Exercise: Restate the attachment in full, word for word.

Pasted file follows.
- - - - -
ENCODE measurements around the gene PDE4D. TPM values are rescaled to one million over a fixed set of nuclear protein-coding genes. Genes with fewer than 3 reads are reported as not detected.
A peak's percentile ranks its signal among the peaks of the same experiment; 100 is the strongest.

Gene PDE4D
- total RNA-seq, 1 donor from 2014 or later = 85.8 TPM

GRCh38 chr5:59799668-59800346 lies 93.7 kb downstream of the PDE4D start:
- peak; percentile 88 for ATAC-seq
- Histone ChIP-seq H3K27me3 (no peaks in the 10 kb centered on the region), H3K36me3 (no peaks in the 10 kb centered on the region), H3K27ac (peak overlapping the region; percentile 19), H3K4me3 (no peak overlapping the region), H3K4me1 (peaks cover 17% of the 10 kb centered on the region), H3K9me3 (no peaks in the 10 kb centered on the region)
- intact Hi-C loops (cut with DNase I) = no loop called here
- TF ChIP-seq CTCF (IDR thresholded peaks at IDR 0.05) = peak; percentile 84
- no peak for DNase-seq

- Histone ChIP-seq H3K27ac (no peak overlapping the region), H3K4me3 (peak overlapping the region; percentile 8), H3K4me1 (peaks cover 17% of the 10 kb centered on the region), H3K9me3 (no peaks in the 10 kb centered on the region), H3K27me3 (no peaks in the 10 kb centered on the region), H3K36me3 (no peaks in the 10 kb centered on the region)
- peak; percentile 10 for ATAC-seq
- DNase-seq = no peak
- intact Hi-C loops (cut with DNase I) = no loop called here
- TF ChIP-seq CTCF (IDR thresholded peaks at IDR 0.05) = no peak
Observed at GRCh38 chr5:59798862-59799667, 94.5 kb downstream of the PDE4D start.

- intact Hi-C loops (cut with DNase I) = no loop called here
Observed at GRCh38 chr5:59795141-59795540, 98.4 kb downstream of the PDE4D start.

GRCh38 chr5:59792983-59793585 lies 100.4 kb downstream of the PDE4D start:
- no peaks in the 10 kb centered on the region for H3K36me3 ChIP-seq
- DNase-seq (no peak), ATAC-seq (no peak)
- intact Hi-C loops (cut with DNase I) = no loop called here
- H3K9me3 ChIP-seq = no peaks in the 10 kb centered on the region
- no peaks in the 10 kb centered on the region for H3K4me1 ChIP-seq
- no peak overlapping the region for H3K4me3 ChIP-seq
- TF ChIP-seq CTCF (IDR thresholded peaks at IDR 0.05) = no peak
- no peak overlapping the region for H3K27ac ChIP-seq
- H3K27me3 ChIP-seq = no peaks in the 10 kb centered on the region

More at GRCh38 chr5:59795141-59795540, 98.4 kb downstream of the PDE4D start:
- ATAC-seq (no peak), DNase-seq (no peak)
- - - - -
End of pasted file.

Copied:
ENCODE measurements around the gene PDE4D. TPM values are rescaled to one million over a fixed set of nuclear protein-coding genes. Genes with fewer than 3 reads are reported as not detected.
A peak's percentile ranks its signal among the peaks of the same experiment; 100 is the strongest.

Gene PDE4D
- total RNA-seq, 1 donor from 2014 or later = 85.8 TPM

GRCh38 chr5:59799668-59800346 lies 93.7 kb downstream of the PDE4D start:
- peak; percentile 88 for ATAC-seq
- Histone ChIP-seq H3K27me3 (no peaks in the 10 kb centered on the region), H3K36me3 (no peaks in the 10 kb centered on the region), H3K27ac (peak overlapping the region; percentile 19), H3K4me3 (no peak overlapping the region), H3K4me1 (peaks cover 17% of the 10 kb centered on the region), H3K9me3 (no peaks in the 10 kb centered on the region)
- intact Hi-C loops (cut with DNase I) = no loop called here
- TF ChIP-seq CTCF (IDR thresholded peaks at IDR 0.05) = peak; percentile 84
- no peak for DNase-seq

- Histone ChIP-seq H3K27ac (no peak overlapping the region), H3K4me3 (peak overlapping the region; percentile 8), H3K4me1 (peaks cover 17% of the 10 kb centered on the region), H3K9me3 (no peaks in the 10 kb centered on the region), H3K27me3 (no peaks in the 10 kb centered on the region), H3K36me3 (no peaks in the 10 kb centered on the region)
- peak; percentile 10 for ATAC-seq
- DNase-seq = no peak
- intact Hi-C loops (cut with DNase I) = no loop called here
- TF ChIP-seq CTCF (IDR thresholded peaks at IDR 0.05) = no peak
Observed at GRCh38 chr5:59798862-59799667, 94.5 kb downstream of the PDE4D start.

- intact Hi-C loops (cut with DNase I) = no loop called here
Observed at GRCh38 chr5:59795141-59795540, 98.4 kb downstream of the PDE4D start.

GRCh38 chr5:59792983-59793585 lies 100.4 kb downstream of the PDE4D start:
- no peaks in the 10 kb centered on the region for H3K36me3 ChIP-seq
- DNase-seq (no peak), ATAC-seq (no peak)
- intact Hi-C loops (cut with DNase I) = no loop called here
- H3K9me3 ChIP-seq = no peaks in the 10 kb centered on the region
- no peaks in the 10 kb centered on the region for H3K4me1 ChIP-seq
- no peak overlapping the region for H3K4me3 ChIP-seq
- TF ChIP-seq CTCF (IDR thresholded peaks at IDR 0.05) = no peak
- no peak overlapping the region for H3K27ac ChIP-seq
- H3K27me3 ChIP-seq = no peaks in the 10 kb centered on the region

More at GRCh38 chr5:59795141-59795540, 98.4 kb downstream of the PDE4D start:
- ATAC-seq (no peak), DNase-seq (no peak)